What is Data Decay and How Does it Affect Your Business?
Having useful data is a crucial part of successfully finding new clients and maintaining your current client list. If your information isn’t up to date, it can result in a business loss, both returning or new. As such, any business owner must learn about what data decay is and how to prevent it.
What is Data Decay?
Data decay refers to the loss of data related to your client base over time.
With age, contact information, company information, and other pertinent information from past and current clients become outdated.
It’s estimated that data decays at a rate of three percent per month for business-to-business companies, or about 70.3 percent per year, according to some studies.
Data Decay and Sales
If you’re in sales, data decay is a serious problem that can stand in your way of finding good leads or maintaining client relationships. All that data you spent time and money to get will go to waste if you don’t properly maintain it before it decays for good.
Data decay can lead to a loss of sales and clients if not addressed. In return, that can lower your conversion rates, which is the number of leads that end in actual sales.
Since your team relies on your client or lead information to make sales, it’s crucial to protect yourself from data decay.
Common Data Decay Problems
While all your data can decay, some information tends to change rather regularly with time. Common data decay culprits include:
- Points of Contact – People leave companies, and if that individual was your only contact for a company, it’d be that much harder for you to reclose the sale. If your connection leaves the company, it can also be challenging to find someone familiar with your business who can vouch for you.
- Phone Numbers – People change their numbers all the time. However, they often fail to update their contacts of this change or even change it online.
- Emails – Mergers, job changes, or switching to new software can all result in email changes. If your contact had an email change, your message might never reach them.
- Company Needs – Companies you once sold to can go paperless, switch product focus, or make other significant changes. These changes may affect whether they still do business with you or what their needs now are.
- Office Locations – Just as individuals get mail from previous owners or renters, so too do businesses. A location change may mean your mail isn’t reaching your client.
- Hours of Operations – Your calls or emails may be left unanswered because the business you’re selling to isn’t open on Tuesdays anymore or only work from home that day. Calling when an office is closed may decrease the odds of them calling you back.
How to Prevent DATA Decay
While decay is inevitable, there are easy steps you can take to maintain your data and update it. Easy fixes may include:
- Phone Number Validators – One of the easiest ways to tell if a phone number is still operational is to check it, but you don’t need to do that manually. Application programming interfaces (API) can run as many numbers as you need to determine if the number is active. Consider investing in a tool for validating phone numbers in bulk to avoid calling disconnected numbers. You’ll be able to run spreadsheets of your clients’ and leads’ contact information.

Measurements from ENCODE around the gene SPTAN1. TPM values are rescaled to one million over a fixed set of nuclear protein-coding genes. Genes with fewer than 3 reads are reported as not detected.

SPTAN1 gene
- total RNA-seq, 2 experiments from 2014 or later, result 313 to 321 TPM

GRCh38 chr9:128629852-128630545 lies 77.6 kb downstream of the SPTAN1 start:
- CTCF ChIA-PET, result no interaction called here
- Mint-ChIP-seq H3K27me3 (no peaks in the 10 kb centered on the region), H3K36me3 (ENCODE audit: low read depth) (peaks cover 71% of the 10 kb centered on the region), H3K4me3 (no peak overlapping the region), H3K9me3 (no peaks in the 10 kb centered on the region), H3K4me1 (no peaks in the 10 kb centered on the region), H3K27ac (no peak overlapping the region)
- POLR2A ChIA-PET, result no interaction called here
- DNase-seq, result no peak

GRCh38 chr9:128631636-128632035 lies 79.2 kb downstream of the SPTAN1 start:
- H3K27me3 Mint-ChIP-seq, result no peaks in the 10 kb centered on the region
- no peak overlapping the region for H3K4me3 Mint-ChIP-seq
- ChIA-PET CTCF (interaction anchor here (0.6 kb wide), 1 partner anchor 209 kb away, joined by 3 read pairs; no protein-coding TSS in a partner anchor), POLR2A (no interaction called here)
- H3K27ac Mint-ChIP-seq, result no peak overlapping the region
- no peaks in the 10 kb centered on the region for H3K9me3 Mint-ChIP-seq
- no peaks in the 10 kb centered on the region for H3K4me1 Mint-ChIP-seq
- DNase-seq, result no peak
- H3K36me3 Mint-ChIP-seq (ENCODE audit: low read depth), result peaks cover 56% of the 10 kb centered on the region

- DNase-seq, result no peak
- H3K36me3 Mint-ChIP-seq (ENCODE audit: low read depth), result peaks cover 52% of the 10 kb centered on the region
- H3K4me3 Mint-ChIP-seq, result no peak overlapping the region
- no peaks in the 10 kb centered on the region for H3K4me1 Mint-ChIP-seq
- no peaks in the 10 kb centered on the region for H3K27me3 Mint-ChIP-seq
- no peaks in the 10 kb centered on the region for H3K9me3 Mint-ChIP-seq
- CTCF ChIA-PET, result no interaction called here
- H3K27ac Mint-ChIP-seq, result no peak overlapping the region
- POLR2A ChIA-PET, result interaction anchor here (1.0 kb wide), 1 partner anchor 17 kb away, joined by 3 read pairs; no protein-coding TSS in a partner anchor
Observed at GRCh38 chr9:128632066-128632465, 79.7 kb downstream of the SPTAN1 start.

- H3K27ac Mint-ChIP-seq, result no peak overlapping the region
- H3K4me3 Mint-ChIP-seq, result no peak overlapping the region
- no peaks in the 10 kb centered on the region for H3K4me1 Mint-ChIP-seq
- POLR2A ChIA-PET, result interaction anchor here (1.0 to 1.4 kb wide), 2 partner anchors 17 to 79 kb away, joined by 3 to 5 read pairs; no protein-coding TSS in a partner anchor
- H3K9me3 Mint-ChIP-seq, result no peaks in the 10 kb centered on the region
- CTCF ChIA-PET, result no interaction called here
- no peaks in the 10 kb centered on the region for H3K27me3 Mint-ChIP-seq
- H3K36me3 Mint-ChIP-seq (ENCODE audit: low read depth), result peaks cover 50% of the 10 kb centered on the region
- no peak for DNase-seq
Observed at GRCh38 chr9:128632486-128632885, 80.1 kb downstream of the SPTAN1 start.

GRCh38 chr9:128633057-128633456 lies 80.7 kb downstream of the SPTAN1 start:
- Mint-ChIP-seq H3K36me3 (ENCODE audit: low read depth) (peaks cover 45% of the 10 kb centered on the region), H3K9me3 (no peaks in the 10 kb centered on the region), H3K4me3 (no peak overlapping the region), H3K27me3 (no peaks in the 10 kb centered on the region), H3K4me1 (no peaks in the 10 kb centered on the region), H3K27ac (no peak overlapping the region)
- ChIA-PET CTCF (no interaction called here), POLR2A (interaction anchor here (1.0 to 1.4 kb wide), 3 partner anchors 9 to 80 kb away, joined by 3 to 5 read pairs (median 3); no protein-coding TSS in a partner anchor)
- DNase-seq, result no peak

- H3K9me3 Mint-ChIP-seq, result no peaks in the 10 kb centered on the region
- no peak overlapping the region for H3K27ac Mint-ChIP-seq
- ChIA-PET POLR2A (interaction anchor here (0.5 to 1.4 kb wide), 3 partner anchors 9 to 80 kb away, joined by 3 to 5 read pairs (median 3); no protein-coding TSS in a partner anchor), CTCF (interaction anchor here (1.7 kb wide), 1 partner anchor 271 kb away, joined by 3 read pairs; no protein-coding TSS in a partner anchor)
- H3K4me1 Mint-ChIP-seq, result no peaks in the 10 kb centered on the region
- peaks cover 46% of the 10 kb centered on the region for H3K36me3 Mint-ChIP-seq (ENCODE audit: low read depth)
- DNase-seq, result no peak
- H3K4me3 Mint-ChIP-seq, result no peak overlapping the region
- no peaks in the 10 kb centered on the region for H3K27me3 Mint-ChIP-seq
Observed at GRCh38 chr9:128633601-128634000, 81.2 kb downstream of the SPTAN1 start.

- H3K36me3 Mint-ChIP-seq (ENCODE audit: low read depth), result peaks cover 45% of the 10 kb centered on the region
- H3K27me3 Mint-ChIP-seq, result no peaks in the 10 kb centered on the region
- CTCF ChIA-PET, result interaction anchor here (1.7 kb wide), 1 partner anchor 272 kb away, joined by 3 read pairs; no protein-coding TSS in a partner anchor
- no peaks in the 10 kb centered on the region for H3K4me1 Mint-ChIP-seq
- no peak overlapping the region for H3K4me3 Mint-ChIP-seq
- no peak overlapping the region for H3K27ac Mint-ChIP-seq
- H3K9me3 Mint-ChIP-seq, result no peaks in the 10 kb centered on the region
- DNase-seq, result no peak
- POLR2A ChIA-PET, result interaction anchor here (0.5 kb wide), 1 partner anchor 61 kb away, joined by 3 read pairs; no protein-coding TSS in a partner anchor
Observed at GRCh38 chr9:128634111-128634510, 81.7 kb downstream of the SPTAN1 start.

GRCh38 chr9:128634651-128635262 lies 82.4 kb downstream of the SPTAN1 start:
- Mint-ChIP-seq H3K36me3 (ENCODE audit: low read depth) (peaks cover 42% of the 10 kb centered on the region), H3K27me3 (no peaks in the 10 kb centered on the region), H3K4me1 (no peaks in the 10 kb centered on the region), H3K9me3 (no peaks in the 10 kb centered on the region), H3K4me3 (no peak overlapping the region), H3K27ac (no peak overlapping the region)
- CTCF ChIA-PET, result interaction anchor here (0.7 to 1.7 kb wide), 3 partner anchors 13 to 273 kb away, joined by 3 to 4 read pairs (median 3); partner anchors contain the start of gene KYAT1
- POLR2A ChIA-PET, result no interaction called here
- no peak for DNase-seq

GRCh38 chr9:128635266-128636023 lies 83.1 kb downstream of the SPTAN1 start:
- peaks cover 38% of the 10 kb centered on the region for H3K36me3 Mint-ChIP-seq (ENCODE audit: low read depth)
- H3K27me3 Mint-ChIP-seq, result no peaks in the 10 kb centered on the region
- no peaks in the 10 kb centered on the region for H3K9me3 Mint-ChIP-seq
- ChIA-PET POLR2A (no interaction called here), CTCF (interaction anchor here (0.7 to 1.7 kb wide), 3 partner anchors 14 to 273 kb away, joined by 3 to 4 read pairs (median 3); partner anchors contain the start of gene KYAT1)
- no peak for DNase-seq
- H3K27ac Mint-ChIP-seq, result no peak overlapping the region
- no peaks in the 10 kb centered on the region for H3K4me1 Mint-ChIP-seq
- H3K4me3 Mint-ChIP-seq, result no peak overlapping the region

- Check in With Clients Regularly – You likely do this already to keep the client updated on your progress, but you still might not be fully aware of organization or operation changes on their end. This is especially true for points of contact information. If you don’t check in with your clients, you’ll never know if the data you have for them is still accurate. Pick a date to call your clients and validate or update their data.
- Allow Clients to Update Their Information – An even easier way to update your client’s data is to have them do it for you. Create an online portal through your website that’ll let clients update their information themselves, just as they would for a personal account. You can also send out an online survey that asks customers to verify their information.
- Use Third-Party Data – There are a growing number of online companies that let you check the contact information of companies and individuals. These sites can also help you generate additional client leads.
- Create a Data Decay Prevention Plan – Create a standardized plan for all your employees to check for data decay. This could be as simple as setting aside a day for all employees to call and email their clients to verify or creating a physical checklist for your employees to follow.
Data Decay and Your Business
Data decay can result in the loss of clients and additional challenges to finding new ones.
People leave companies, get promoted and switch job roles, or simply change their phone numbers.
Your sales team will need to check in frequently with clients and take other proactive steps to prevent data decay.